Friday, May 25, 2012

Iraqis At Prayer In Sadr City, Baghdad

Sadr City is one of the capital’s longstanding Shiite communities. Located in northeastern Baghdad, it was originally called Al Thawra, Revolution, and then Saddam City until the fall of the dictator in 2003. Then it was changed to Sadr City after Ayatollah Mohammed Sadiq al-Sadr, Moqtada al-Sadr’s father. It is one of the poorest districts of Baghdad. After 2003 it became a base for Sadr and his Mahdi Army, and the scene of fierce fighting in 2008 between Iraqi and U.S. forces and militiamen. Today, every Friday men can be seen inside and outside mosques doing their prayers as most do in the rest of Iraq.

One man out of sync during Friday prayers amongst Sadrists, Sadr City, Baghdad, May 11, 2012 (AP)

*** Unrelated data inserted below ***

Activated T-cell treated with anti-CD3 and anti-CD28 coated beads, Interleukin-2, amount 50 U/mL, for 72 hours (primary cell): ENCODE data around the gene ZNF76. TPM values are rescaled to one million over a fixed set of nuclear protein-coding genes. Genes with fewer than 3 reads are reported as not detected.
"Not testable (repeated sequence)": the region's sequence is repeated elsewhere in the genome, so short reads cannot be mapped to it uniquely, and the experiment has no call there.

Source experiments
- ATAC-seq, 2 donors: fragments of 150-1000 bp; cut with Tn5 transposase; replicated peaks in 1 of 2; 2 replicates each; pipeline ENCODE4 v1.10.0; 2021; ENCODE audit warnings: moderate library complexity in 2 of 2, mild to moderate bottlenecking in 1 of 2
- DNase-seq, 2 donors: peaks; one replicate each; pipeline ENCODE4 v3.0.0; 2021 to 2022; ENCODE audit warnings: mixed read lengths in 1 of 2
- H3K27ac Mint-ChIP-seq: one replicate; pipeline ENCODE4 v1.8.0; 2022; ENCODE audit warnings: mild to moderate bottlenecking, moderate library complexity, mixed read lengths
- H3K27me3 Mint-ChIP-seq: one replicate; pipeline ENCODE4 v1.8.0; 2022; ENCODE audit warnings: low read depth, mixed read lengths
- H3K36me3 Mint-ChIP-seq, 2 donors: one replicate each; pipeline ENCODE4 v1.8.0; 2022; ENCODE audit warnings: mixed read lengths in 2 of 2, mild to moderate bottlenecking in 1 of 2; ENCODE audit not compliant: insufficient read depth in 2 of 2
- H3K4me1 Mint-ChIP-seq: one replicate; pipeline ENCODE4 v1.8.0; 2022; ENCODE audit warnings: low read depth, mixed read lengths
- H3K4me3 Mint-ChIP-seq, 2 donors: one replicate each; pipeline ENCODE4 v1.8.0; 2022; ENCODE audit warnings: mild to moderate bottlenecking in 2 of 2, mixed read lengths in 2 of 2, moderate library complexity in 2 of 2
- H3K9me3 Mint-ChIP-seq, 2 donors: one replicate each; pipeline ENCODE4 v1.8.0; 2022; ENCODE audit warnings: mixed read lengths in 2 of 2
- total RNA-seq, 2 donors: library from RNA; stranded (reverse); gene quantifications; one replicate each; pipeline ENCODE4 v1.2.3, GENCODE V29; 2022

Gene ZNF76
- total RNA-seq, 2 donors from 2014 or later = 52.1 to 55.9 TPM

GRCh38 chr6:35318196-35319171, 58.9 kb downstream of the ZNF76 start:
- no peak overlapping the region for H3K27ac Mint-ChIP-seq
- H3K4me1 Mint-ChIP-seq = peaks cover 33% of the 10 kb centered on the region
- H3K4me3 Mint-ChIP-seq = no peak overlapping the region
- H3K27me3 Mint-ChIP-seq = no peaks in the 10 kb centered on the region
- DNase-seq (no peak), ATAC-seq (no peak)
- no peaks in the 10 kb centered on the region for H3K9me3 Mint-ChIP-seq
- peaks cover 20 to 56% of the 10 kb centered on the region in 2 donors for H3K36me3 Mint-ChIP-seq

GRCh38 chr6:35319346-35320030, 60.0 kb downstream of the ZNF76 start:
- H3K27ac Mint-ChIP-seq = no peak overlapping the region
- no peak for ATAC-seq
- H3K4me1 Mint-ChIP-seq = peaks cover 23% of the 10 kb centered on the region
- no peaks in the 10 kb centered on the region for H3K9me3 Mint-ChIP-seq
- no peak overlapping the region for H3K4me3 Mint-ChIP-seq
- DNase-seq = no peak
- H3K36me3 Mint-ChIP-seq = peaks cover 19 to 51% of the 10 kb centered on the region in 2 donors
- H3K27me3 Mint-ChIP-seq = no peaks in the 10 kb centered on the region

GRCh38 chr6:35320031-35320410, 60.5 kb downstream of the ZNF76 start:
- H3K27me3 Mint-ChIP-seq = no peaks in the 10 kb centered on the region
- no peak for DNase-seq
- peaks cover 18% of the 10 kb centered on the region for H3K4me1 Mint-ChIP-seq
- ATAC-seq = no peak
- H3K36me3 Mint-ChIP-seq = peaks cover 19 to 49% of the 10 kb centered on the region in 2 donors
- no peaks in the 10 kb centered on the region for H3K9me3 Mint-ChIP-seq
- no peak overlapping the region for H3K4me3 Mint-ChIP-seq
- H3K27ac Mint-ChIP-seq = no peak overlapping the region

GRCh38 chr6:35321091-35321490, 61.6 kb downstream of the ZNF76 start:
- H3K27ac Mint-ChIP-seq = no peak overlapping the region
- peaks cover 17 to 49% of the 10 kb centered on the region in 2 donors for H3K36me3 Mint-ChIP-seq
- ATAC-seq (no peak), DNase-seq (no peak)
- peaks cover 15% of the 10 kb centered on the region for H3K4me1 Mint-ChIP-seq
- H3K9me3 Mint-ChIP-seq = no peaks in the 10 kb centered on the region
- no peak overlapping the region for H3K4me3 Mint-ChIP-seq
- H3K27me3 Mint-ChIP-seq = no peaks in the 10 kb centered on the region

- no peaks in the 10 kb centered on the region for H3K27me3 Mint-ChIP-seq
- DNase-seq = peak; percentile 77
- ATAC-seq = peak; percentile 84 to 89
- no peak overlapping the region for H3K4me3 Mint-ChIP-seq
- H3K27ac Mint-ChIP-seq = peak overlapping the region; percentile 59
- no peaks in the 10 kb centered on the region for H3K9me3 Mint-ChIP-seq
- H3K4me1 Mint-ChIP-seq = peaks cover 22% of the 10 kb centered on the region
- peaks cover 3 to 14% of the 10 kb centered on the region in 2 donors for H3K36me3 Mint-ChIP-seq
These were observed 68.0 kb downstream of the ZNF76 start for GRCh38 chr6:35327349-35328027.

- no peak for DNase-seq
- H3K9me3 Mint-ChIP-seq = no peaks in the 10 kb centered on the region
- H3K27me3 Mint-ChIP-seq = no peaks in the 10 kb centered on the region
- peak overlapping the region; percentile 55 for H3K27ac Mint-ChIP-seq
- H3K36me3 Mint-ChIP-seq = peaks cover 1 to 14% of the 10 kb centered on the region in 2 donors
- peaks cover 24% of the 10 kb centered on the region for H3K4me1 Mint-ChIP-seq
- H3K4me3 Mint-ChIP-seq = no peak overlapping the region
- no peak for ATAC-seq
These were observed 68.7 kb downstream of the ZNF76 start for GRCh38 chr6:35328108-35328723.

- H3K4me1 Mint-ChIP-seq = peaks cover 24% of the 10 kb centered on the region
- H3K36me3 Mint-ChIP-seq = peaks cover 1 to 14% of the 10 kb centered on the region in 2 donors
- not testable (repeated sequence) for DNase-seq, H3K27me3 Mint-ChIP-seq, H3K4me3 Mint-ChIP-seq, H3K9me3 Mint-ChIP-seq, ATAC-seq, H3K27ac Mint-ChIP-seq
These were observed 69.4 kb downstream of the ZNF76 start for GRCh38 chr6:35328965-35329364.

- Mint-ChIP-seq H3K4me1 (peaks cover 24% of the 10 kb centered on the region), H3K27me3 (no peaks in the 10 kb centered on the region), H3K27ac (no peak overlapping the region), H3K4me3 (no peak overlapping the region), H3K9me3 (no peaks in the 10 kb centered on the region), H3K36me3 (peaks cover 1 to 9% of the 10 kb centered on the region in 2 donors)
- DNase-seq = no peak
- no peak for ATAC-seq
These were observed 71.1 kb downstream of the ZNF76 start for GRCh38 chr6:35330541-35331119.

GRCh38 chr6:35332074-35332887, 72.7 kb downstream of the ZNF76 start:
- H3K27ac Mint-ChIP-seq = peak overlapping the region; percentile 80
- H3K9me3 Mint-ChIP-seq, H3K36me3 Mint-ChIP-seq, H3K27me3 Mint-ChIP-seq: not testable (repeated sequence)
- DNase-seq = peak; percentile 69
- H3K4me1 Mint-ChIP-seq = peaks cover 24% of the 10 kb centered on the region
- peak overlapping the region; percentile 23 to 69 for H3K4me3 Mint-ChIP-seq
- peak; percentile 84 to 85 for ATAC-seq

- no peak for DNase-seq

More Sadrists during Friday prayers May 11, 2012 (AP)
Another group of men at prayer in Sadr City, May 4 (Getty Images)
A young boy and older men at Friday service May 4 (Getty Images)
Followers of Moqtada al-Sadr at Friday's prayers in Sadr City May 18 (Getty Images)
More from the May 18 prayers (Getty Images)
Two men trying to stay out of the heat in Sadr City on May 18, sitting up against a wall with portraits of Moqtada al-Sadr (right) and his father Ayatollah Mohammed Sadiq al-Sadr (left) behind them (Getty Images)


Encyclopedia Britannica, “Baghdad”

Global Security, “Sadr City (Saddam City/Al Thawra) Baghdad, Iraq”

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